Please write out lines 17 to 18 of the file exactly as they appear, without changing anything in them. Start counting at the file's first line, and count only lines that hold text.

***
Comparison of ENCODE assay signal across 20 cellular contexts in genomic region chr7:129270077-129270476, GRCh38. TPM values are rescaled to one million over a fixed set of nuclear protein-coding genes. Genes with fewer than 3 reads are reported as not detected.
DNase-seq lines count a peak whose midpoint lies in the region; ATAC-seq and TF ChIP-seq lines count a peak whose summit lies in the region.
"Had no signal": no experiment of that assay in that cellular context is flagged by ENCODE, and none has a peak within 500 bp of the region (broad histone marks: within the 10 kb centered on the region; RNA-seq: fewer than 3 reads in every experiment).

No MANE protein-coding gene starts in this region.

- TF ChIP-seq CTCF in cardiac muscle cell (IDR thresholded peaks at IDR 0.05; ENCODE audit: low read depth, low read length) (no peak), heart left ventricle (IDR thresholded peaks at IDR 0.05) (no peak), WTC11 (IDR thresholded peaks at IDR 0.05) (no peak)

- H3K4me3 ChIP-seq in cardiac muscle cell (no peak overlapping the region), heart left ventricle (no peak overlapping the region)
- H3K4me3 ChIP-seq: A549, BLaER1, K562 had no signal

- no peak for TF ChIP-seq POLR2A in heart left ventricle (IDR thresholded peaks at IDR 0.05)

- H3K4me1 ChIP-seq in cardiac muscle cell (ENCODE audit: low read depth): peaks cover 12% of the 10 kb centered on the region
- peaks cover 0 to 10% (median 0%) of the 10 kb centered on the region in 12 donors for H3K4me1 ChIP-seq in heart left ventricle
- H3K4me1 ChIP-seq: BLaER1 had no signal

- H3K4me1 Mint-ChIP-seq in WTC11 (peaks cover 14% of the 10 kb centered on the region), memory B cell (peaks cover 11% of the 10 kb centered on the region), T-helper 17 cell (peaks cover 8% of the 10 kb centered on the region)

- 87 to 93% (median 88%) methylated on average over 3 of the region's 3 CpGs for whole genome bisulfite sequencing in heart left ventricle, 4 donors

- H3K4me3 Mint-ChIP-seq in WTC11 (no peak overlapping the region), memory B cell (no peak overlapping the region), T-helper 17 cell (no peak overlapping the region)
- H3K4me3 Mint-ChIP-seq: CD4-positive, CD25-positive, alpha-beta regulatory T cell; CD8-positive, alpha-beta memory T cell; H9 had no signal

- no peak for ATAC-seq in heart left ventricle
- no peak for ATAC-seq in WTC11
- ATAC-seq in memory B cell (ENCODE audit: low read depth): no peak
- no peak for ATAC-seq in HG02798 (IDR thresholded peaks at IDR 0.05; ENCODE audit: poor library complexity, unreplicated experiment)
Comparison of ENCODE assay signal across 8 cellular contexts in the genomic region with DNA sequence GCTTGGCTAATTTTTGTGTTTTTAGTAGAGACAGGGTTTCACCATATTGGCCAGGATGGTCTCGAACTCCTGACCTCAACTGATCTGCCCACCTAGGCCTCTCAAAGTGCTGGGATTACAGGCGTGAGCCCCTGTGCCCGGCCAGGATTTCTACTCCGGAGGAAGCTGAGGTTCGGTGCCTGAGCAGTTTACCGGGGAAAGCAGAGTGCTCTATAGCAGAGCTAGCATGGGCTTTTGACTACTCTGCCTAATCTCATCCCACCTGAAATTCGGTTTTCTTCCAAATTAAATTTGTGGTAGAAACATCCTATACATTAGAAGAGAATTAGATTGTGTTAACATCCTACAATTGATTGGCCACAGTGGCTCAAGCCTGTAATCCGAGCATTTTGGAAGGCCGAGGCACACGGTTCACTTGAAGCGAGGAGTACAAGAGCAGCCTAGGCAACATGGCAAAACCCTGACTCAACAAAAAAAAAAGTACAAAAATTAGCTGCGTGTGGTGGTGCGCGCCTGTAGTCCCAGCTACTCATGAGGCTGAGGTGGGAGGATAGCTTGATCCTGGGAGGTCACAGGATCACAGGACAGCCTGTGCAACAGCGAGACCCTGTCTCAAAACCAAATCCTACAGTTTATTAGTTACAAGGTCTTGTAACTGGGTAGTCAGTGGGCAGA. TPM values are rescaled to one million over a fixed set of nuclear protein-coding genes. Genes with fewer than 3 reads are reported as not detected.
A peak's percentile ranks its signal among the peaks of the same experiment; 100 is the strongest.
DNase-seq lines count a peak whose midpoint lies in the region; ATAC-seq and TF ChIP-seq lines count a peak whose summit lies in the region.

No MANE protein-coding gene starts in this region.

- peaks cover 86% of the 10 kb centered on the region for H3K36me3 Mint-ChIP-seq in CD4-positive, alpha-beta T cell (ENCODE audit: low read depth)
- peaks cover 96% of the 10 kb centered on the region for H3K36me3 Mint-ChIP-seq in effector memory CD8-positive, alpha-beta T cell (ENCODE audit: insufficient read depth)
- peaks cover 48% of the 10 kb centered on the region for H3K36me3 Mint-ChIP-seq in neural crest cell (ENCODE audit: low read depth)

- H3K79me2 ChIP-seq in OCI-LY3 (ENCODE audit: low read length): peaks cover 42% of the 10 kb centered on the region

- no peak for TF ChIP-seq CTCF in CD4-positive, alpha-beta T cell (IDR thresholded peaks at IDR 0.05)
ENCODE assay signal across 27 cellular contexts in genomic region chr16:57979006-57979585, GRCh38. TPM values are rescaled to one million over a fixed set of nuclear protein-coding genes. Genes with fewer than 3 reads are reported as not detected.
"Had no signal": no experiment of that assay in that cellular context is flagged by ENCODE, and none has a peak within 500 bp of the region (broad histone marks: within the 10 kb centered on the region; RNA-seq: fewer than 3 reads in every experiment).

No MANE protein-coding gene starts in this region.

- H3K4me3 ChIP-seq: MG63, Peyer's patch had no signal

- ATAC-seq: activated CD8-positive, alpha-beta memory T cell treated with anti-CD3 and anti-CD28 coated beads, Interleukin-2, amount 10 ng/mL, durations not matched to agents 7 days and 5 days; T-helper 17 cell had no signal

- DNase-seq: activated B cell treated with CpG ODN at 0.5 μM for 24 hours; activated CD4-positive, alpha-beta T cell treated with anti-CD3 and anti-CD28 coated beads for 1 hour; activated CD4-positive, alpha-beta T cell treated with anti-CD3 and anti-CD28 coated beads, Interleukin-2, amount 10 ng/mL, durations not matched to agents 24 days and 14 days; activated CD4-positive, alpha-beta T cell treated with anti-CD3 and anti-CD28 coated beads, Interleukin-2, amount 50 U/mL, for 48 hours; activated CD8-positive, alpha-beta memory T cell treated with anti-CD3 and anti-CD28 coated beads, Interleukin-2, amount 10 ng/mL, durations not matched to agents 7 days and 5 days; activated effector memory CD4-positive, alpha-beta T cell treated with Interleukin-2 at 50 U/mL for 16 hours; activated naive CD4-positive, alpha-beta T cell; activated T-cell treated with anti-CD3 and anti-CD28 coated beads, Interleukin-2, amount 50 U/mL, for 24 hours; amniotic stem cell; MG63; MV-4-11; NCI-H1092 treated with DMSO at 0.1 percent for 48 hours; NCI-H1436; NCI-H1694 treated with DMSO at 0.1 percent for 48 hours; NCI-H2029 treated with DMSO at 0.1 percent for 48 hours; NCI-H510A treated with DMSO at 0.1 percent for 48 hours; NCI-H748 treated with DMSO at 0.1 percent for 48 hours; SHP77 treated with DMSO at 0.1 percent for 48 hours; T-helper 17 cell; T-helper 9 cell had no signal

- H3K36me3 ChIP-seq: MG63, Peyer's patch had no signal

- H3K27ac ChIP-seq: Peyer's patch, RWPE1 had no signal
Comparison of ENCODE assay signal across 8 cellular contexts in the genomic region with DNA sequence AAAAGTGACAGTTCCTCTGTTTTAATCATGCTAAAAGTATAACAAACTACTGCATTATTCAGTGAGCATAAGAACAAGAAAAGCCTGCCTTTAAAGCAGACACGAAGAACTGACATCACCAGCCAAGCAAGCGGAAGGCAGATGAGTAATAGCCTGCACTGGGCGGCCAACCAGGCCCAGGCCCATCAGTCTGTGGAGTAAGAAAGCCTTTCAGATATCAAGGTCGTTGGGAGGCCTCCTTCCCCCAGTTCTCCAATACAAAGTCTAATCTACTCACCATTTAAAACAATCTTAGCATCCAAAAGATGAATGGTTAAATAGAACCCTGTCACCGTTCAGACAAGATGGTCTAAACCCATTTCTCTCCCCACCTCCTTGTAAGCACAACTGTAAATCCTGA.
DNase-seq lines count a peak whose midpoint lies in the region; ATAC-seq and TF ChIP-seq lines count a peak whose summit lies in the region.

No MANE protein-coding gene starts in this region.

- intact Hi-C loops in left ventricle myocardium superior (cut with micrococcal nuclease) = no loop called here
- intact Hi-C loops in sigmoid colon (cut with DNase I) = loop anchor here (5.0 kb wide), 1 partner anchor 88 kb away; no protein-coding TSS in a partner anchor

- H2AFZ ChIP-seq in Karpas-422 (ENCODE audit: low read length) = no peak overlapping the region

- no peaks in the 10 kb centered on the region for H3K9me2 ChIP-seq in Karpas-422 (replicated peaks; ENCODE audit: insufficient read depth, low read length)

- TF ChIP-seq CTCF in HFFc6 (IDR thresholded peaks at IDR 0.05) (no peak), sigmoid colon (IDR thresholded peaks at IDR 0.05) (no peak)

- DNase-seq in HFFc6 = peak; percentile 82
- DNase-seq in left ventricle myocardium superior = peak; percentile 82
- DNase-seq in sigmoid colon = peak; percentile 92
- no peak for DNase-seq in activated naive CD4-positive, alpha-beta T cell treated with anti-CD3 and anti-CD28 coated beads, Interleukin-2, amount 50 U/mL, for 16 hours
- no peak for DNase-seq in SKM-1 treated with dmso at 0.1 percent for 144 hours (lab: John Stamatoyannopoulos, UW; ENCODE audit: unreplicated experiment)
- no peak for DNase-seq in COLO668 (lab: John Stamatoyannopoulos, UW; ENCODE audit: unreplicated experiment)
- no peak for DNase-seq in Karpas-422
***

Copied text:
- no peak for ATAC-seq in WTC11
- ATAC-seq in memory B cell (ENCODE audit: low read depth): no peak